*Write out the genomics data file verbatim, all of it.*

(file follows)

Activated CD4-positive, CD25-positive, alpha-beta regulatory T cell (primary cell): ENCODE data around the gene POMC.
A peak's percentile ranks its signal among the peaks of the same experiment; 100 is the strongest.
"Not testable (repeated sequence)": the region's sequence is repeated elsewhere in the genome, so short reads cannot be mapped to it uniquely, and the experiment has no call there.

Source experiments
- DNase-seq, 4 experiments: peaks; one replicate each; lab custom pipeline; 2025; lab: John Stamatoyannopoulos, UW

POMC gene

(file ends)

Activated CD4-positive, CD25-positive, alpha-beta regulatory T cell (primary cell): ENCODE data around the gene POMC.
A peak's percentile ranks its signal among the peaks of the same experiment; 100 is the strongest.
"Not testable (repeated sequence)": the region's sequence is repeated elsewhere in the genome, so short reads cannot be mapped to it uniquely, and the experiment has no call there.

Source experiments
- DNase-seq, 4 experiments: peaks; one replicate each; lab custom pipeline; 2025; lab: John Stamatoyannopoulos, UW

POMC gene